WASHINGTON - President Joe Biden announced steps to address the high mortality rate among Black mothers in the United States, saying they’re often not getting the proper care because of racial biases.
The White House provided step-by-step details and highlighted general ways to curb the deaths such as making health care more affordable and accessible to minorities and tackling systemic racism.
"In the United States of America, a person’s race should never determine their health outcomes, and pregnancy and childbirth should be safe for all," Biden said in a statement. "However, for far too many Black women, safety and equity have been tragically denied."
According to the White House, the country’s maternal mortality rates are among the highest in the developed world, and they are especially high among Black mothers, who die from complications related to pregnancy at roughly two to three times the rate of white, Hispanic, Asian American, and Pacific Islander women — regardless of their income or education levels.
"We know the primary reasons why: systemic racial inequities and implicit bias," Vice President Kamala Harris said during a session on Black mental health Tuesday. "And the consequences are both very real."
The U.S. Centers for Disease Control and Prevention define pregnancy-related deaths "as the death of a woman during pregnancy or within one year of the end of pregnancy from a pregnancy complication." Types of complications can include anemia, urinary tract infections, hypertension, diabetes and mental health issues, according to the CDC.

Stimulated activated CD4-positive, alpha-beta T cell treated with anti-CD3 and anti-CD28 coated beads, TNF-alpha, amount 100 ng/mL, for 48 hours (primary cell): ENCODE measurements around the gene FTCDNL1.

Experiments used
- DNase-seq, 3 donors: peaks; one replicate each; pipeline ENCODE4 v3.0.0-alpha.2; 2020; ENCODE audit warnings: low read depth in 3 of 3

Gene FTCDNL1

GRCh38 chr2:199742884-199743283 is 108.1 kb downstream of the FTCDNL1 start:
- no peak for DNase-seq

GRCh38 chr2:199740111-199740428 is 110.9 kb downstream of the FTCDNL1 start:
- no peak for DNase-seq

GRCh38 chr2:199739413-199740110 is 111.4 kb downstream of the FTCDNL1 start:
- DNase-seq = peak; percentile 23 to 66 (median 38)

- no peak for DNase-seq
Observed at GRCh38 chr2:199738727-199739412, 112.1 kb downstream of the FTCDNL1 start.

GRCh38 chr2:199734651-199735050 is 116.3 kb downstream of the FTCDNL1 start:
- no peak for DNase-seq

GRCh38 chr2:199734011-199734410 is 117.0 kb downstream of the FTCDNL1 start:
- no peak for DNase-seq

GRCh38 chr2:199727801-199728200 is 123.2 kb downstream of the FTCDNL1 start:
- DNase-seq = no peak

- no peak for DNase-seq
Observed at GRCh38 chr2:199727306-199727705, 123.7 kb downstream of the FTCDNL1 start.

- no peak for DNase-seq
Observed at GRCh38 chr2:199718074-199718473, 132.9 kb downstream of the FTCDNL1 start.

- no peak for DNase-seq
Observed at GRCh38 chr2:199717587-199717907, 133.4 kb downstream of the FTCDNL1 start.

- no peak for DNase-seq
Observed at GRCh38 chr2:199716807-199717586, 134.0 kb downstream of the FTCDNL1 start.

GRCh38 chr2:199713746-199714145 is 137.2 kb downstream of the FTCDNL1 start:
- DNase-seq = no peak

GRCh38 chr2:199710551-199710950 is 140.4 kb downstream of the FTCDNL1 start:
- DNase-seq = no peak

"And over the year — years, I've heard many stories," Harris continued. "Stories of women who are experiencing postpartum depression, only to be dismissed. Stories of women telling their doctors they were experiencing pain, only to be ignored."
Harris said the Maternal CARE Act is in Biden’s budget proposal which will dedicate $30 million for implicit bias training for health care providers. Under the recently passed American Rescue Plan, the latest COVID-19 relief bill, Biden lowered health insurance premiums for millions of families and extended Medicaid coverage for people who are postpartum, according to Harris.
Biden also said the country must do better in recognizing the causes of Black maternal mortality, and said more data collection is needed to better understand pregnancy complications, as well as investment in community-based organizations that will help reduce racial and ethnic disparities in the health care system.
The CDC said in 2019 that hospitals should standardize their medical protocols particularly at facilities that serve disproportionately affected communities.
Biden designated this week as "Black Maternal Health Week," urging Americans to raise awareness about the issue and contribute ideas and ways to prevent more deaths.
This story was reported from Los Angeles.